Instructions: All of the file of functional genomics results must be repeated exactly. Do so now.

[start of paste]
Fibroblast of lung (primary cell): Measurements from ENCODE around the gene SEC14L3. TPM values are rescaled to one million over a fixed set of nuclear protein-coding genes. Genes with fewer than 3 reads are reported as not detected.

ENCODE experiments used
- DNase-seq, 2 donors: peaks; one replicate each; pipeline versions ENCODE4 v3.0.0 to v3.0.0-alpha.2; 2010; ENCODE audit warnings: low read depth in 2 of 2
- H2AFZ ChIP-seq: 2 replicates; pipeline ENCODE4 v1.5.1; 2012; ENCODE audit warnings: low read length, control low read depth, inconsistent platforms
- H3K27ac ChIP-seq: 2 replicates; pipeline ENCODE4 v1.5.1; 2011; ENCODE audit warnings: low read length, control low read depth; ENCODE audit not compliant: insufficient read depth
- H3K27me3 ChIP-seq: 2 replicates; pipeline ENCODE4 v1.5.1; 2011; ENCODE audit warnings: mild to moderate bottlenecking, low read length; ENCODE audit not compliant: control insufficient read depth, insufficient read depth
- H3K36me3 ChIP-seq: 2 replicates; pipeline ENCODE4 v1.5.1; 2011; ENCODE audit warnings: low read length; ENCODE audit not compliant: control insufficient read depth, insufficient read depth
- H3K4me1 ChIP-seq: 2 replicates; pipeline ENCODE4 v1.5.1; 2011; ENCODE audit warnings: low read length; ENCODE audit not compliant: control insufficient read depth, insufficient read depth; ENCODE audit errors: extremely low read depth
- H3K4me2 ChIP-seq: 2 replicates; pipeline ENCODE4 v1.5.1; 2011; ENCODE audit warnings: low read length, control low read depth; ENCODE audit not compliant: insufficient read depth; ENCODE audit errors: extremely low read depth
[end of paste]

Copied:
Fibroblast of lung (primary cell): Measurements from ENCODE around the gene SEC14L3. TPM values are rescaled to one million over a fixed set of nuclear protein-coding genes. Genes with fewer than 3 reads are reported as not detected.

ENCODE experiments used
- DNase-seq, 2 donors: peaks; one replicate each; pipeline versions ENCODE4 v3.0.0 to v3.0.0-alpha.2; 2010; ENCODE audit warnings: low read depth in 2 of 2
- H2AFZ ChIP-seq: 2 replicates; pipeline ENCODE4 v1.5.1; 2012; ENCODE audit warnings: low read length, control low read depth, inconsistent platforms
- H3K27ac ChIP-seq: 2 replicates; pipeline ENCODE4 v1.5.1; 2011; ENCODE audit warnings: low read length, control low read depth; ENCODE audit not compliant: insufficient read depth
- H3K27me3 ChIP-seq: 2 replicates; pipeline ENCODE4 v1.5.1; 2011; ENCODE audit warnings: mild to moderate bottlenecking, low read length; ENCODE audit not compliant: control insufficient read depth, insufficient read depth
- H3K36me3 ChIP-seq: 2 replicates; pipeline ENCODE4 v1.5.1; 2011; ENCODE audit warnings: low read length; ENCODE audit not compliant: control insufficient read depth, insufficient read depth
- H3K4me1 ChIP-seq: 2 replicates; pipeline ENCODE4 v1.5.1; 2011; ENCODE audit warnings: low read length; ENCODE audit not compliant: control insufficient read depth, insufficient read depth; ENCODE audit errors: extremely low read depth
- H3K4me2 ChIP-seq: 2 replicates; pipeline ENCODE4 v1.5.1; 2011; ENCODE audit warnings: low read length, control low read depth; ENCODE audit not compliant: insufficient read depth; ENCODE audit errors: extremely low read depth